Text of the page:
3. Sidney Crosby, Penguins: Tied for second in NHL scoring as of Wednesday morning, Crosby has revealed a bit more of a human side this season as the frustrations of the Pens' uneven play has bubbled to the surface a few times. No matter -- he remains the key to the Penguins' long-term success. His work ethic continues to surpass that of virtually every other NHL player, and in the end, that will see the Penguins get to the playoffs for the fourth straight season. After that? Anything is possible with Crosby. 3. Pavel Datsyuk, Red Wings: Here's a guy who often gets overlooked -- on his own team. Henrik Zetterberg was the Conn Smythe Trophy winner last spring, and Nicklas Lidstrom is a six-time Norris Trophy winner. But this season, Datsyuk has fueled the Wings' surge after a slight bit of Cup hangover early on. He's among the leaders in points, but that only tells half the story. His defensive play continues to be the best among NHL forwards, which is also why he'll likely defend his Selke Trophy.
4. Pavel Datsyuk, Red Wings: Every time you watch Datsyuk, he seems to do something magical with the puck or throws a check at a guy who outweighs him by 40 pounds. He's a machine and, with all due respect to Henrik Zetterberg, has become the straw that stirs the Red Wings' Stanley Cup drink. 4. Steve Mason, Blue Jackets: We will repeat our long-standing belief that we don't like goalies for the Hart, but you can't ignore what this rookie has done to save the Jackets' season. With injuries piling up and hope fading, Mason took his team on his shoulders.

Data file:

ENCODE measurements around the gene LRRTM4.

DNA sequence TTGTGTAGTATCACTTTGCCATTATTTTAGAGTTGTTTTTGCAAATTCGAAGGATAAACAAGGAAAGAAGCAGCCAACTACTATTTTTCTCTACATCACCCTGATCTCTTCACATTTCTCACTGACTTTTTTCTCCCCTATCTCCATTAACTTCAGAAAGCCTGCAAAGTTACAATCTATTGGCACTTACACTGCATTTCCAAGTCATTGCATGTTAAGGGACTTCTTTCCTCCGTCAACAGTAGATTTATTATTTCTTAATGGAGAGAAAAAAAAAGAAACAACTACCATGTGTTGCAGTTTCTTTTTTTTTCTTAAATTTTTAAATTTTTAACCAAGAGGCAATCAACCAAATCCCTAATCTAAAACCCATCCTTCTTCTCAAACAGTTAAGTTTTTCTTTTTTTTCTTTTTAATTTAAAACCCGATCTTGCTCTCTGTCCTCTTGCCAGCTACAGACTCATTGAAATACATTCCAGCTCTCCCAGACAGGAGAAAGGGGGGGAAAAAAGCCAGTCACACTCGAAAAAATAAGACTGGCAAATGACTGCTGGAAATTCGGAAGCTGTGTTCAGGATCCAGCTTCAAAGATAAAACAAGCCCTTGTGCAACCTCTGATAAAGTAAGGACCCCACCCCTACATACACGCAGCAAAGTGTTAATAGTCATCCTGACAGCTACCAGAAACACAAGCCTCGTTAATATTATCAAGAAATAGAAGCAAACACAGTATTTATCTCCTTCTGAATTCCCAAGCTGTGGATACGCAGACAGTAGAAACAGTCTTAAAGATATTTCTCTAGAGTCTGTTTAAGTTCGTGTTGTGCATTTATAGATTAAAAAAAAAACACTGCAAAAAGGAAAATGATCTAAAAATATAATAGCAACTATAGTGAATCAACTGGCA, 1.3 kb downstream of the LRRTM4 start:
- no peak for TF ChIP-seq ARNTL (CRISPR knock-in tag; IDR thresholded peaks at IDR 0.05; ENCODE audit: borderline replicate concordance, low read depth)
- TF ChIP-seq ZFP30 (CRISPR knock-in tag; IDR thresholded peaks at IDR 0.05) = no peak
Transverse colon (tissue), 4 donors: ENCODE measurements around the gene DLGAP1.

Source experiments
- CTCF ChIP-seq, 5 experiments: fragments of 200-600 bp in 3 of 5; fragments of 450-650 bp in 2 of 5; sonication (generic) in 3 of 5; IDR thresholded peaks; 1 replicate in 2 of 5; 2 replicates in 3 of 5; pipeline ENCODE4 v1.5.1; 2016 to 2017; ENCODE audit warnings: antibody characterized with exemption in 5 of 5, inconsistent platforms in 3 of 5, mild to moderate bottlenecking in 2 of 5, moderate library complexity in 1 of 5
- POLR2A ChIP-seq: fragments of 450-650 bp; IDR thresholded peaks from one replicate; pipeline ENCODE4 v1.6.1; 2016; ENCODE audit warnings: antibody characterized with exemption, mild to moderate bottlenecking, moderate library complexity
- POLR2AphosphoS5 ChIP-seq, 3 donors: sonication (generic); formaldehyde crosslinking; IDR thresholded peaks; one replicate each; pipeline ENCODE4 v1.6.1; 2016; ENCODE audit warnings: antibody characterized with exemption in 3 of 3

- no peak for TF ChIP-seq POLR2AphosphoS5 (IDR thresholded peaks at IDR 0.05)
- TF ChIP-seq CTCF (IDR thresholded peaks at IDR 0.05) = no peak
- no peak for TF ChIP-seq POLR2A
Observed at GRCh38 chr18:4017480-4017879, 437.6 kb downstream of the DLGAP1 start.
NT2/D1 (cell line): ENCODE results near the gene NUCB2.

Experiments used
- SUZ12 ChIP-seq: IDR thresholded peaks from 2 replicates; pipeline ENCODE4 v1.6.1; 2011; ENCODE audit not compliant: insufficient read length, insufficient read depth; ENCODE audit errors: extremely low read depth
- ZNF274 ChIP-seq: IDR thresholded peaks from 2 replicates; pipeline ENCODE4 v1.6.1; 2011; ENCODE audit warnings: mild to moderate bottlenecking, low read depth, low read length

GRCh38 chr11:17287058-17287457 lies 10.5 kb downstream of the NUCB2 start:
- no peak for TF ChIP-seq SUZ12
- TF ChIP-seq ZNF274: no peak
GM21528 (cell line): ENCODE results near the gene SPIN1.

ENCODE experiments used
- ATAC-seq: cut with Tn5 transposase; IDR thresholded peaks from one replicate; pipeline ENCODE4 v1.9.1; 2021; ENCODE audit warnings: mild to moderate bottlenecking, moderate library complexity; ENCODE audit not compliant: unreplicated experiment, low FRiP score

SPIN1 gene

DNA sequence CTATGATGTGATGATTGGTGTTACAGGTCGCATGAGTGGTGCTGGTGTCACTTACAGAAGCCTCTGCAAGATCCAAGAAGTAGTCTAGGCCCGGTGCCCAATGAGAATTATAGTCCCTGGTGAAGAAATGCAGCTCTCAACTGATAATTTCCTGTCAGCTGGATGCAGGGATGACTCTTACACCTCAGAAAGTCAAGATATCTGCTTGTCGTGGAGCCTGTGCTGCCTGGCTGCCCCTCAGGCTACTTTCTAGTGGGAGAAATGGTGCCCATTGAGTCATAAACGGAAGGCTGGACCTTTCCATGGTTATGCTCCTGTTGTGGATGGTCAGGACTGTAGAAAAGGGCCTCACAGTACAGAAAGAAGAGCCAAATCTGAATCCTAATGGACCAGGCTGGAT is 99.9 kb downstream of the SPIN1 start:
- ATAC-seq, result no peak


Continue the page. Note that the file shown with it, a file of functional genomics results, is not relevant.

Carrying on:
5. Zdeno Chara, Bruins: One of the great turnaround stories in the NHL, the Bruins have a sizeable lead in the Eastern Conference thanks to inspired team play and great defense. The leader of that defensive corps is the towering Chara, whose name should be at the top of many voters' lists for the Norris Trophy as the NHL's top defenseman. He may end up on more than a few Hart Trophy ballots, too. 5. Zdeno Chara, Bruins: The two goalies on this team get most of the attention, and yes, Marc Savard and David Krejci are having huge offensive seasons. But the Z-man is the heart of this team. He leads the Bruins in ice time and is among the league leaders in the category, an imposing force at both ends of the ice.